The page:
Hundreds at Statehouse for a Nuclear Free Vermont

Claire Chang lives in Gill, Mass., less than 10 miles from the Vermont Yankee nuclear power plant. On April 29 at the Vermont state capitol, Chang and her partner held a sign reading "No Radiation Without Representation." They were joined by hundreds of activists, and their dog. photo by Eesha Williams

(Click on the "nuclear power" tag, above, for details on the upcoming vote by the Vermont legislature. The vote will decide whether Yankee will close in 2012, or run until 2032, as owner Entergy Corp. of Louisiana wants.)

Pro-Big Box Greenfield Mayor Voted Out

A major goal of Greenfield Mayor Christine Forgey has been to build a Wal-Mart or a similar “big box” store on an area of open land that’s too far from downtown to easily reach on foot. On April 21, in a primary election, Forgey was voted out of office. In June, voters will choose from two candidates for mayor.

“I was glad the mayor was voted out,” said John Ward, co-owner of the Solar Store www.GreenfieldSolarStore.com on Fiske Avenue in downtown Greenfield. “Open space doesn’t have to be paved just because it’s open space.”

Moose in Dummerston, Vermont. April 4, 2009.

photos by Eesha Williams

Dummerston, Vermont. April 4, 2009.

Shut Vermont Yankee March Is April 29

A volunteer-run citizen's group is organizing an April 29 march on the Vermont statehouse to call for the closing of the Vermont Yankee nuclear power plant. “We need to show Vermont legislators that the citizens of Vermont want Entergy Corporation held accountable for decommissioning, and we want the dirty, dangerous, unreliable, and costly Vermont Yankee nuclear power plant shut down,” said event organizer Debra Stoleroff, of the Vermont Yankee Decommissioning Alliance (http://www.vyda.org/).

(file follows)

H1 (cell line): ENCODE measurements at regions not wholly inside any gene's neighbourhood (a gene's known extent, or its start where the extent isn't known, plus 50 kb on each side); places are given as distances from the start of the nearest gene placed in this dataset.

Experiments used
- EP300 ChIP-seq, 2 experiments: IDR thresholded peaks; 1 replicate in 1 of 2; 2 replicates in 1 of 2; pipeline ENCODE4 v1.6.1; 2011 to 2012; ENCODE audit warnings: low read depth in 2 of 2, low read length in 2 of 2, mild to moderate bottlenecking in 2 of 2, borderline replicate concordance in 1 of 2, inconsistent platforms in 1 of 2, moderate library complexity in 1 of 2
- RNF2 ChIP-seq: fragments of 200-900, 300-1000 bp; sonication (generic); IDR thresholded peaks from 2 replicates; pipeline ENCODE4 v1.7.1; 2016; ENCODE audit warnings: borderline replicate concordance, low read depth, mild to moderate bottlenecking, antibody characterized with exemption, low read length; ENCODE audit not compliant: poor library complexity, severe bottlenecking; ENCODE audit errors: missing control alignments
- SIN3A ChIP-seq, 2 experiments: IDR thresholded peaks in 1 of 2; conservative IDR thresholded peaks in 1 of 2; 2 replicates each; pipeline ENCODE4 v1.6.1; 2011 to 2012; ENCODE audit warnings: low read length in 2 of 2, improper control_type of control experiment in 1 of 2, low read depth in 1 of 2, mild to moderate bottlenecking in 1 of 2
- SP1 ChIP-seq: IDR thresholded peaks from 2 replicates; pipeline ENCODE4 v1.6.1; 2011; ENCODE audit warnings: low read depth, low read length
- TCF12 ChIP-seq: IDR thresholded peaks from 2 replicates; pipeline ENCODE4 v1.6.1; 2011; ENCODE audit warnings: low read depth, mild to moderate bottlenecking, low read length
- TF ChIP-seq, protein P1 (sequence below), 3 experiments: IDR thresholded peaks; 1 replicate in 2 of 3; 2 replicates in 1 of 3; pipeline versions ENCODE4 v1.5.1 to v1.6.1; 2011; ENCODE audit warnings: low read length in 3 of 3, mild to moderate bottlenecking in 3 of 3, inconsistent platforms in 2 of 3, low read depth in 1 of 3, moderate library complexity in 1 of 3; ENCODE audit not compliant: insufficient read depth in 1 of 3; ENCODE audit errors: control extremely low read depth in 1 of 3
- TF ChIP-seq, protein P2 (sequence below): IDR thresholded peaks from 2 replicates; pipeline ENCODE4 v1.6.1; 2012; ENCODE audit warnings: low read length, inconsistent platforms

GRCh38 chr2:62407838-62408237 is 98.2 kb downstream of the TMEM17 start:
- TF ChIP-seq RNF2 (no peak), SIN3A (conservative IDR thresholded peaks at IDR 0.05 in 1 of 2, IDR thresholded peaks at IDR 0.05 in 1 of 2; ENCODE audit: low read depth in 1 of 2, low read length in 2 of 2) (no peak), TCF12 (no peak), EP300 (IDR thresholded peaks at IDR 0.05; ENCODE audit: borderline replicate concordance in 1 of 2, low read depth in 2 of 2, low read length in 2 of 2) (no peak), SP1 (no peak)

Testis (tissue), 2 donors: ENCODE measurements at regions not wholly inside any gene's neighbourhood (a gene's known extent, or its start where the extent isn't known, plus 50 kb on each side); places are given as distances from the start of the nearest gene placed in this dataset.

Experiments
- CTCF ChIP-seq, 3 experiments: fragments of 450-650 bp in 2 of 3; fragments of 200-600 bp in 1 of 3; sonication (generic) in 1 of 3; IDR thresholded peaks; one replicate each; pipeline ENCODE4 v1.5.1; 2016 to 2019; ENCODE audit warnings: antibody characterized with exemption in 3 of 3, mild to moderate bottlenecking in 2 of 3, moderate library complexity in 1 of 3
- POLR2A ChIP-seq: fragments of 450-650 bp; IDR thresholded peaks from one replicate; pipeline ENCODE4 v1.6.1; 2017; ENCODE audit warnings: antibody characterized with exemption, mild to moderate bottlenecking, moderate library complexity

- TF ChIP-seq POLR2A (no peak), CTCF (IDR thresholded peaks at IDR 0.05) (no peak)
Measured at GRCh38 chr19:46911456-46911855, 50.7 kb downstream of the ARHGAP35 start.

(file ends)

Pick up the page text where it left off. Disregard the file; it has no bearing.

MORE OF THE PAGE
Blues in the Hills: Timeless genres trounce musical uniformity

Although southern Vermont has a vibrant music scene, by percentage it can be somewhat limited to similar Eurocentric genres: folk, roots rock, hard rock. And, of course, there are classic evenings of contra and New England fiddlers. It is rare that down-home, messy, slinky soul music finds its way to this trickle of the Appalachian Range. Though Vermont is statistically both the second least populous and second least ethnically diverse state in the union, musical energy does not have to suffer proportionately.

Hadley Residents Asked to Act Today to Save Farmland

These photos, taken March 17, show three ways that farmland has been used in Hadley, Mass. They show McMansions, the "Mountain Farms" strip mall, and an unprotected farm. Activists are proposing a fourth way for western New England: buy and bulldoze rundown single family houses near existing downtowns and replace them with energy efficient, multi-family housing, while permanently protecting farmland from development. Government policies can encourage stores to be built in and near downtowns so people can reach them on foot, or by bicycle or public transit, instead of by car.

Local Nuke Affects People in Vermont, NH, Mass., and Nevada

Ian Zabarte, a leader of the Western Shoshone Native American tribe, stands in front of Vermont Yankee. The Shoshone's land includes Yucca Mountain in Nevada. Vermont Yankee's owner says it will dump its nuclear waste at Yucca. photo by Eesha Williams

What Can the History of Nuclear Power Teach Us About Whether Vermont Yankee Should Operate After 2012?

Two lessons can be taken from the history of the nuclear power industry. First, the 103 reactors now operating at 65 locations around the United States should be closed immediately. Second, ordinary people, acting together, can close existing nuclear power plants, and stop new ones from being built.